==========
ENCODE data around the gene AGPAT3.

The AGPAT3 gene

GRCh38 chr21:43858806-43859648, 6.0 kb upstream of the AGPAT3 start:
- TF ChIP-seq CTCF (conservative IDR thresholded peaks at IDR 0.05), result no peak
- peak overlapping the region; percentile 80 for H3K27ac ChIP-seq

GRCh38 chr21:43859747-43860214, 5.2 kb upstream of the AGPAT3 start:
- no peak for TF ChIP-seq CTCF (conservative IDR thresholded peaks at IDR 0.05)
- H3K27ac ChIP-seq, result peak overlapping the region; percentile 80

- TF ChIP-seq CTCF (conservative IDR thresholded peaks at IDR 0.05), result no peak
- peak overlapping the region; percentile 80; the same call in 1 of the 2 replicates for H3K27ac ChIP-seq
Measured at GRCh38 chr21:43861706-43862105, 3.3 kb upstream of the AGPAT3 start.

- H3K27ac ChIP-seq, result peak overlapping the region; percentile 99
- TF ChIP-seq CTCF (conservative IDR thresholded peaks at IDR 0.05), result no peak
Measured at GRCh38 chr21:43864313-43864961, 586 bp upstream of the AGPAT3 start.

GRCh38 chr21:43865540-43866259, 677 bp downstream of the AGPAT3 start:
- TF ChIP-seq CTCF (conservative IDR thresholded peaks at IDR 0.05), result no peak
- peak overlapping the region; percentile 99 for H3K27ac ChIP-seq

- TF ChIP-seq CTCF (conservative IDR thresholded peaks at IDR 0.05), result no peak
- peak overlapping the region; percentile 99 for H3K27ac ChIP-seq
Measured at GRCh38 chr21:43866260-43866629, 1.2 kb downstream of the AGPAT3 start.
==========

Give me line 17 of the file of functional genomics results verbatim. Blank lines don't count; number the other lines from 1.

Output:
- peak overlapping the region; percentile 99 for H3K27ac ChIP-seq